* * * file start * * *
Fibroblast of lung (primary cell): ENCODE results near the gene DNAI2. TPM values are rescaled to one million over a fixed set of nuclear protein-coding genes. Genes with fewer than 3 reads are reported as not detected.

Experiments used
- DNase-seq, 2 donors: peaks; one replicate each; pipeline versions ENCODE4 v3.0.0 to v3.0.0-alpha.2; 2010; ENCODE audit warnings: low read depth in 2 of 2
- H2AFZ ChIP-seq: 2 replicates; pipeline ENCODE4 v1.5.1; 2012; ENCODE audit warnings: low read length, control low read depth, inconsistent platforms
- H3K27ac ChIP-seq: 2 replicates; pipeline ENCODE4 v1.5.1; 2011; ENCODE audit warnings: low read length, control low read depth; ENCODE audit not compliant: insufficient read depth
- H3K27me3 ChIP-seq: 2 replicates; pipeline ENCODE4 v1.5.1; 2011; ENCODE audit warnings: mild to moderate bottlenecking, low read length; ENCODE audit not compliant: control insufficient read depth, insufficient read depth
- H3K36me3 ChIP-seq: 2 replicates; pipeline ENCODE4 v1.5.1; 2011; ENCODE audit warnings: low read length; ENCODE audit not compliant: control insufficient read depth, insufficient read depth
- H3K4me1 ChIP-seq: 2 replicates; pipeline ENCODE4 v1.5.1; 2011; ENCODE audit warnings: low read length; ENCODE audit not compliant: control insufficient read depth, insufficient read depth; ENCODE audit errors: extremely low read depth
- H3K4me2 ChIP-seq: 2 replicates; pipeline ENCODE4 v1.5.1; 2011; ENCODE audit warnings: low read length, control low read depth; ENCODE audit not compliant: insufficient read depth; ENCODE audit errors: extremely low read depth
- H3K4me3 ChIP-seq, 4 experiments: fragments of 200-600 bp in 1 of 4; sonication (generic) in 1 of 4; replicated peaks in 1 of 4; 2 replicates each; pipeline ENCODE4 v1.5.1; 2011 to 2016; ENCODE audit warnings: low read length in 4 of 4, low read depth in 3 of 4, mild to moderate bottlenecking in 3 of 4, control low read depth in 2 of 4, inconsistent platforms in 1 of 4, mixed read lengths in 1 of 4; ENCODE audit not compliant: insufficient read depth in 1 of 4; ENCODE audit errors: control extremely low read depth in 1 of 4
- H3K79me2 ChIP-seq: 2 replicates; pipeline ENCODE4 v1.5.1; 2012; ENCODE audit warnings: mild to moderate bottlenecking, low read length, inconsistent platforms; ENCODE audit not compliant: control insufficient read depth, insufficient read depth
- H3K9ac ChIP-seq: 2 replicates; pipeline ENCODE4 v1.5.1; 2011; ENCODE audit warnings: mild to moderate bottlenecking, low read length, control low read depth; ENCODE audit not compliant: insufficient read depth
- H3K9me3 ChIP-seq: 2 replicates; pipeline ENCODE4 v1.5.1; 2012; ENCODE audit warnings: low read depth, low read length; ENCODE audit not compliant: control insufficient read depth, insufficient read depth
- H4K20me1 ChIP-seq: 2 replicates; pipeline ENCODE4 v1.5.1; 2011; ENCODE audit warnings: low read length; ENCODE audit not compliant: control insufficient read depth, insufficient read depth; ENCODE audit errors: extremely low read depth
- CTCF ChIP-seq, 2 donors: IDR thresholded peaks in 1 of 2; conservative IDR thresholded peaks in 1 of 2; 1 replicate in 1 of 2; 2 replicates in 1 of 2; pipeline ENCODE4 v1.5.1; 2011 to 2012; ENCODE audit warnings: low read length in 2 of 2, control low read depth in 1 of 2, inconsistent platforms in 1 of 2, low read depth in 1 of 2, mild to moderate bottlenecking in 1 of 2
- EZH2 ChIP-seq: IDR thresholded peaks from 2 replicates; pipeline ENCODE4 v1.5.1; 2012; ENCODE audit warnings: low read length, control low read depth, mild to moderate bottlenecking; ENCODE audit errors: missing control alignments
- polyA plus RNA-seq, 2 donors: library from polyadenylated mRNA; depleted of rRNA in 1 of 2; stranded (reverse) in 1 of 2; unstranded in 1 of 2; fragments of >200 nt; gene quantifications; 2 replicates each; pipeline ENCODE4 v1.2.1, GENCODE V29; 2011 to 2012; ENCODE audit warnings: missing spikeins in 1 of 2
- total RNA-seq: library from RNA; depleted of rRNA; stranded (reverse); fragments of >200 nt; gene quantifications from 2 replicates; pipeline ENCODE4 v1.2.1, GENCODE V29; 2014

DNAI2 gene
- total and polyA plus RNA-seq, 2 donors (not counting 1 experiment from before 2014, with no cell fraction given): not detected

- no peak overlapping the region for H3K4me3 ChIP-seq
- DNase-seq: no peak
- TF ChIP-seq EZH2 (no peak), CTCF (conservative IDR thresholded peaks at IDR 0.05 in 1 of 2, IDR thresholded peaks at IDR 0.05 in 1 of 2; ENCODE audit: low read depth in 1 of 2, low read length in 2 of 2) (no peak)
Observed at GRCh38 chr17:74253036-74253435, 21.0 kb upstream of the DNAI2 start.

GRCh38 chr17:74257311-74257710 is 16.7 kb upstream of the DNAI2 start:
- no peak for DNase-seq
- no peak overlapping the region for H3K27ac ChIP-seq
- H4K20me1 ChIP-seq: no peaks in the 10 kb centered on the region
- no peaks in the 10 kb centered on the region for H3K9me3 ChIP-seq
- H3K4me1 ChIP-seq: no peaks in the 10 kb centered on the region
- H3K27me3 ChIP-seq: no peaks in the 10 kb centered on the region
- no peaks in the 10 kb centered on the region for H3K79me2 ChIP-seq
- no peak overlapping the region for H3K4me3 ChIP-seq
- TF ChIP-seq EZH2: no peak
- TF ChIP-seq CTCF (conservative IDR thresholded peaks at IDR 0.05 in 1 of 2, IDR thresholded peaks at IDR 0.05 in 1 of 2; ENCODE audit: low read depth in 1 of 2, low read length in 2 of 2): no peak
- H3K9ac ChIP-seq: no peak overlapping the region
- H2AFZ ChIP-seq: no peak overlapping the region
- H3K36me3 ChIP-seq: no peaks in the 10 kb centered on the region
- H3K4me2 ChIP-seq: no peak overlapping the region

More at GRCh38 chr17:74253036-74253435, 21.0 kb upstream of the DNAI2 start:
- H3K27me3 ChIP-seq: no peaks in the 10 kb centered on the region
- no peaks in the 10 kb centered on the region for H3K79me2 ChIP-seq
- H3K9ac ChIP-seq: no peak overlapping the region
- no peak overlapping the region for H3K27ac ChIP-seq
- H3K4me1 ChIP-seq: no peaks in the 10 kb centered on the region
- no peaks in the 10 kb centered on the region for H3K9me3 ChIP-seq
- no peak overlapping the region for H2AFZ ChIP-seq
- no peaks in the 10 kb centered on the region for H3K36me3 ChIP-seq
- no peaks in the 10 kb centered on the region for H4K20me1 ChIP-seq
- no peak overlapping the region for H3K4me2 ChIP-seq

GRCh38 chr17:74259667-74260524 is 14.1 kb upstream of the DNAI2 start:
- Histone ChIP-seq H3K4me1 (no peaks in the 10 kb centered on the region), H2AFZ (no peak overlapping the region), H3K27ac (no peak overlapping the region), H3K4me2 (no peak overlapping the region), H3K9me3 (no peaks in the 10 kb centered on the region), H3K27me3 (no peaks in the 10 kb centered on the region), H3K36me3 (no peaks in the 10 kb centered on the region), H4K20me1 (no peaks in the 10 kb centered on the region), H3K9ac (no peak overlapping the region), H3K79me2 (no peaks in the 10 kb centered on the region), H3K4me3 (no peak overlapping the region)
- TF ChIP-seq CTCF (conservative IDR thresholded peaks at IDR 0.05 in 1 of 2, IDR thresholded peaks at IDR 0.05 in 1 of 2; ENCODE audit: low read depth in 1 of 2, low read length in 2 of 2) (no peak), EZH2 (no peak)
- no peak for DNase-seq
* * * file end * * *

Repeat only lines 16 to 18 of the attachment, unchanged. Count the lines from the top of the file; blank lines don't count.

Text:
- EZH2 ChIP-seq: IDR thresholded peaks from 2 replicates; pipeline ENCODE4 v1.5.1; 2012; ENCODE audit warnings: low read length, control low read depth, mild to moderate bottlenecking; ENCODE audit errors: missing control alignments
- polyA plus RNA-seq, 2 donors: library from polyadenylated mRNA; depleted of rRNA in 1 of 2; stranded (reverse) in 1 of 2; unstranded in 1 of 2; fragments of >200 nt; gene quantifications; 2 replicates each; pipeline ENCODE4 v1.2.1, GENCODE V29; 2011 to 2012; ENCODE audit warnings: missing spikeins in 1 of 2
- total RNA-seq: library from RNA; depleted of rRNA; stranded (reverse); fragments of >200 nt; gene quantifications from 2 replicates; pipeline ENCODE4 v1.2.1, GENCODE V29; 2014